For all the existential questions surrounding film festivals (some of which this column explored last week), few would deny their potential for discovering new talent. Similarly, it has become too easy to envision how breakthrough filmmakers can be gobbled by the system. Sundance is America’s greatest discovery festival — but who’s doing the discovering, and to what end?
In recent years, Sundance programming has bred directors of future blockbusters. For many newcomers, that lure is too good to ignore. But any of them contemplating these offers should think twice: Originality can be bankable on its own, and the period after a Sundance debuts is a unique window to capitalize on that opportunity.
Of course, it’s a tricky calculus. The chance to direct a franchise means a built-in global audience at a time when it’s increasingly difficult to guarantee any theatrical viewership. Studio paydays aside, Sundance breakouts could be lured by the prospect of simply getting their work seen.
That decision could come at the expense of further creative development. A second personal feature faces tricky distribution prospects (although VOD isn’t the worst place to land anymore!), but it also allows directors to deepen their talent, and ensures they have a better a chance to retain their voice if and when they go the blockbuster route. Everyone stands to benefit from this waiting game.
Consider the history: Over the past decade, from Ryan Coogler and Taika Waititi to Anna Boden and Ryan Fleck, nine of the movies that hail from the Marvel Cinematic Universe were directed by Park City sensations. Coogler’s ability to transform socially conscious storytelling into a universally resonant narrative in “Fruitvale” made him a natural fit to pull off the same trick with “Black Panther,” but we have yet to see his aesthetic ambitions beyond the IP he influenced.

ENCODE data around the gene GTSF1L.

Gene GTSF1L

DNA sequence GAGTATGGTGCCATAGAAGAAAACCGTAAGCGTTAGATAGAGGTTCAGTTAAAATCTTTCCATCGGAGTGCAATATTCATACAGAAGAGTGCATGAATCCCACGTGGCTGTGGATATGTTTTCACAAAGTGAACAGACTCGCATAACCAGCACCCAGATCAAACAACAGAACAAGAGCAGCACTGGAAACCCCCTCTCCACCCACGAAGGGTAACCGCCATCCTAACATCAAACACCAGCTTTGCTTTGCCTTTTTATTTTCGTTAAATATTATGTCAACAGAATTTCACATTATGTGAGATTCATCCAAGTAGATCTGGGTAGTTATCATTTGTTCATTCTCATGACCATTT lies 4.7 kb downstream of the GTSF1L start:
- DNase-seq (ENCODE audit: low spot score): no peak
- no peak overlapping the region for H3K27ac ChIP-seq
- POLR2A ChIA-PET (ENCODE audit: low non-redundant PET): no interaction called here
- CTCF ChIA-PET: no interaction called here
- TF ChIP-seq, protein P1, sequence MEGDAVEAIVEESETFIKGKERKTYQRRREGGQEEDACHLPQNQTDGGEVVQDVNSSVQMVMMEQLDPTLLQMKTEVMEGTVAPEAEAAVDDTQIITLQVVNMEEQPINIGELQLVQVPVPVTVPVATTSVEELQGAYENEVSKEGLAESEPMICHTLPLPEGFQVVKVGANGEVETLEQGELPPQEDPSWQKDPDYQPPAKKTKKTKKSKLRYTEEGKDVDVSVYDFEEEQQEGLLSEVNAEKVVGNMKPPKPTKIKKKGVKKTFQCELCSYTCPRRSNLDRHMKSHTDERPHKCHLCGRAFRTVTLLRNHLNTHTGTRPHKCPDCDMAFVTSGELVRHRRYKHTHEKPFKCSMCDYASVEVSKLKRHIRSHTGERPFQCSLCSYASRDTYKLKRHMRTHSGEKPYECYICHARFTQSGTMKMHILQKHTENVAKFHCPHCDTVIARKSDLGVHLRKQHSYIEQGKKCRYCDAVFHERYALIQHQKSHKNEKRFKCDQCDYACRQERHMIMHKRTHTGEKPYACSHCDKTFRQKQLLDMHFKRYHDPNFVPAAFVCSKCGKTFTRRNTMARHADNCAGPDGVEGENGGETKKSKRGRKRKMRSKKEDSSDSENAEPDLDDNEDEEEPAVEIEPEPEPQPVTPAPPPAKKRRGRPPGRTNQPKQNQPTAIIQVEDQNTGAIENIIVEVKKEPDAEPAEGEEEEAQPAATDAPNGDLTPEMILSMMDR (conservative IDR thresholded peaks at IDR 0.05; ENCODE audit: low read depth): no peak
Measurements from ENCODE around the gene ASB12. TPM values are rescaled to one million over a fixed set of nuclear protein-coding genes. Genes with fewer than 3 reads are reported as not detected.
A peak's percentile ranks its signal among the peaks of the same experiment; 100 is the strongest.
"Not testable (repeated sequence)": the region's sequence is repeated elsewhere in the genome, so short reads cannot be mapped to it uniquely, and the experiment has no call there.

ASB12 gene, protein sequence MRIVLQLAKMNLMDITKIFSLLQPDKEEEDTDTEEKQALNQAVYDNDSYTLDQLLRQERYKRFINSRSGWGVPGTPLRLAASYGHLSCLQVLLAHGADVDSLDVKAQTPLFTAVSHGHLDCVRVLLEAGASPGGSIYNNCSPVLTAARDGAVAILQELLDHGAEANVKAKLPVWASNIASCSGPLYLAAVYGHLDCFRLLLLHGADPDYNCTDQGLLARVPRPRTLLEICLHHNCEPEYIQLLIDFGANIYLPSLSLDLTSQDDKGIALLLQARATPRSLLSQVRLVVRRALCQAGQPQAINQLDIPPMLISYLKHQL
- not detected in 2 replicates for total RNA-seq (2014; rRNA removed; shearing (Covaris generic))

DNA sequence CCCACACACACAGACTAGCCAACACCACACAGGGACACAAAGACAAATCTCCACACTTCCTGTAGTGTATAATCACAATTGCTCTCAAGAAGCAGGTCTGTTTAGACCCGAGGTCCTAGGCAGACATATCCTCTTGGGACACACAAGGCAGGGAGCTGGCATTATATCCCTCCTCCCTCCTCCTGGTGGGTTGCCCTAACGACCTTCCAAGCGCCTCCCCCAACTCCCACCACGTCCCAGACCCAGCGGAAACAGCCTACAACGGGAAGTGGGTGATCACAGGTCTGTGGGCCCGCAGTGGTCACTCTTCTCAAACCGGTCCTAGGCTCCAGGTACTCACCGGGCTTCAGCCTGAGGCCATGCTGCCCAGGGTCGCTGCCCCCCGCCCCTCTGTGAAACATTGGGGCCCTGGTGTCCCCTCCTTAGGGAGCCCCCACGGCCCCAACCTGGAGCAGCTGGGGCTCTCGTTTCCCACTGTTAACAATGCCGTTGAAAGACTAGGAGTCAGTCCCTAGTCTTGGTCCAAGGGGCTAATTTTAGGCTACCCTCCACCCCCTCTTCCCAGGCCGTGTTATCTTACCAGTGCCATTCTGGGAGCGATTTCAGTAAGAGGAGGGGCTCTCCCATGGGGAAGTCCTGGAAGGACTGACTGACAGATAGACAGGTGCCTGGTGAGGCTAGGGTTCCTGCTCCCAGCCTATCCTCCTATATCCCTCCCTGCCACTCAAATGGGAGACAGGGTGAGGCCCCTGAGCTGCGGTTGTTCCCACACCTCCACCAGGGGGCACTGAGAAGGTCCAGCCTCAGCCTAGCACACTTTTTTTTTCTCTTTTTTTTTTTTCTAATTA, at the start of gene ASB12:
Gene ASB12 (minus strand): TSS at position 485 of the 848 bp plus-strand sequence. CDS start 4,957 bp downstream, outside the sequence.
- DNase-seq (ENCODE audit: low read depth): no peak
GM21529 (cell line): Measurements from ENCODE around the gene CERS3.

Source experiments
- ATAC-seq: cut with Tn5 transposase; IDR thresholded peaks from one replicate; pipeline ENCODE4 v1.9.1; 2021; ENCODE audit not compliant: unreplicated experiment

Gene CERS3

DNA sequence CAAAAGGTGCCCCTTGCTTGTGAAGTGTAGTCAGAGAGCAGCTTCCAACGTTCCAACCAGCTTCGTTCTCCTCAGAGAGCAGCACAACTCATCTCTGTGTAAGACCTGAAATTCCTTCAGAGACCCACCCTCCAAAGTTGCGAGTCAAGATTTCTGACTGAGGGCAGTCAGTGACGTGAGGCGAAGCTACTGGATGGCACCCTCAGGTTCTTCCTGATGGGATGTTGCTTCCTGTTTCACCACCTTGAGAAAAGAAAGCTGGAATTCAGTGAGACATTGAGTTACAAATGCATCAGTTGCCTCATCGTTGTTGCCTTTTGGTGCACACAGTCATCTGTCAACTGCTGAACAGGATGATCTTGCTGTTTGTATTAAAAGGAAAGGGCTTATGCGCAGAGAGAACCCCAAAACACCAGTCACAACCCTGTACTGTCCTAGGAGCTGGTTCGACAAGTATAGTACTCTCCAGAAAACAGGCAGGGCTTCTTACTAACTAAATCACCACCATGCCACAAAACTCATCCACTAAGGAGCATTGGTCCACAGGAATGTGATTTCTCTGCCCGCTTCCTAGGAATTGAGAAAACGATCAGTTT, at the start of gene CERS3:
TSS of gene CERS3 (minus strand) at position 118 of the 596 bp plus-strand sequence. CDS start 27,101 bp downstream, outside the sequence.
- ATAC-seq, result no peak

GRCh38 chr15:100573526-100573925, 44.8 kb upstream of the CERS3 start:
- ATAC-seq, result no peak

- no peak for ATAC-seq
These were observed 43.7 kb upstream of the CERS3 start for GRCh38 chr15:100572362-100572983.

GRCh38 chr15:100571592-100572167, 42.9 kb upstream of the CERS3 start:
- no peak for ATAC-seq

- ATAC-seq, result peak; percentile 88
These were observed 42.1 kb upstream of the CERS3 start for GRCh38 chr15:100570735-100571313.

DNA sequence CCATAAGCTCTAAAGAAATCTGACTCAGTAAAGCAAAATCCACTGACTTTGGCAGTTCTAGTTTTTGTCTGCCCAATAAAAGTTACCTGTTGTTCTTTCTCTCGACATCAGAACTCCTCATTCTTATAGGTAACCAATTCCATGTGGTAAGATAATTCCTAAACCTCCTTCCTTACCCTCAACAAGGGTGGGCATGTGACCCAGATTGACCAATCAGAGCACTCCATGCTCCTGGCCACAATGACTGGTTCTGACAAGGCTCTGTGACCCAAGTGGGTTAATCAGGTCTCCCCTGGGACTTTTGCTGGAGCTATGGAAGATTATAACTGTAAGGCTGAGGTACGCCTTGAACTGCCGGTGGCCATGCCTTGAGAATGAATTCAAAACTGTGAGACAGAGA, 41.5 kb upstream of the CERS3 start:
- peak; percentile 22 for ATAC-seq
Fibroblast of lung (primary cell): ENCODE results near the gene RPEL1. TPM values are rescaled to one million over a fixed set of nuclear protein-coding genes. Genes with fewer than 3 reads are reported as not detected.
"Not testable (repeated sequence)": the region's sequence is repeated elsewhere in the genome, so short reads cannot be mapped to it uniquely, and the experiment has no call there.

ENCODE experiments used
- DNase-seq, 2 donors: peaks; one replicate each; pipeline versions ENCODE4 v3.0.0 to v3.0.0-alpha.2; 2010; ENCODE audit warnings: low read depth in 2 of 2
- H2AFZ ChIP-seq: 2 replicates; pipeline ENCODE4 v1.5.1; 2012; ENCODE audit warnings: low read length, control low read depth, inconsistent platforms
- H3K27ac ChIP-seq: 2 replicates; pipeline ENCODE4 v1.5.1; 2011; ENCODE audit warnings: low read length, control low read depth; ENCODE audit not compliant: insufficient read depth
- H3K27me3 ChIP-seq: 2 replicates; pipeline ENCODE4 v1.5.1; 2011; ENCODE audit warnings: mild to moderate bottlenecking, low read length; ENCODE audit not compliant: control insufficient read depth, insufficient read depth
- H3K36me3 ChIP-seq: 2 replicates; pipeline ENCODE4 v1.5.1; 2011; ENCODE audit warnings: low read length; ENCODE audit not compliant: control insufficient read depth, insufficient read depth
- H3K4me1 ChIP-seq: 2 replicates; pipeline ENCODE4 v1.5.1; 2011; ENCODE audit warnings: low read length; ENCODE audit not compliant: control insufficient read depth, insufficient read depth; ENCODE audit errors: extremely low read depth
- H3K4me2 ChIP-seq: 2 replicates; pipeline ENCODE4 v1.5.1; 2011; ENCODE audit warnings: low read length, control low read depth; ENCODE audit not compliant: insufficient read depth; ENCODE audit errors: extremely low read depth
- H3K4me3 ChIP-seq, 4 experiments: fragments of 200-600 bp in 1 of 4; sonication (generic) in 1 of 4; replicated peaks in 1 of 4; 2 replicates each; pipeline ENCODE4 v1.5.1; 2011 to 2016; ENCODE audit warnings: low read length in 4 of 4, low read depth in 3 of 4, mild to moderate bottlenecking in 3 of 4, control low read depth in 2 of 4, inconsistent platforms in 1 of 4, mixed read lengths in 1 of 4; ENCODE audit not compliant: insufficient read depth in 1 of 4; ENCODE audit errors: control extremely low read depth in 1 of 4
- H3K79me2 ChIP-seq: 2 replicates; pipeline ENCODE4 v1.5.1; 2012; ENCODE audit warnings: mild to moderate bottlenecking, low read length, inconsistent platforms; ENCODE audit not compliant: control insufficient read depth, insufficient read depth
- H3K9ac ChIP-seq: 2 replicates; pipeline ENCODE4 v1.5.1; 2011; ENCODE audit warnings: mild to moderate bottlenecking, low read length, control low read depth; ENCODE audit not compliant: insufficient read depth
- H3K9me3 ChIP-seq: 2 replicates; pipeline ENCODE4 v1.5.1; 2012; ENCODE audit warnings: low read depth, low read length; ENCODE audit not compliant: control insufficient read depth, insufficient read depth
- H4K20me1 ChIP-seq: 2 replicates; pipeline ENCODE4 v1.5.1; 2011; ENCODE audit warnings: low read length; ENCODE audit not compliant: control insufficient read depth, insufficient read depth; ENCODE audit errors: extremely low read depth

Waititi came to the MCU with a distinct mentality of his own, honed by Sundance delights “Eagle vs. Shark,” “Boy,” and “Hunt For the Wilderpeople.” His dry but compassionate sense of humor shone through in “Thor: Ragnarok,” representing a conscious synthesis rather than the happy accident of a gun-for hire.
Other MCU gambles left something to be desired: Boden and Fleck’s “Captain Marvel” strained from tonal confusion; Zhao’s “Eternals,” which I didn’t disparage as much as some, seemed intent on reconciling its director’s subdued narrative with the boisterous cadences of the MCU even though they were never meant to be in the same room. Yet Zhao is likely to survive the disappointment in part because she developed her cinematic vision through three earlier features, a feat that culminated in her Oscars for “Nomadland” and will likely thrive beyond it.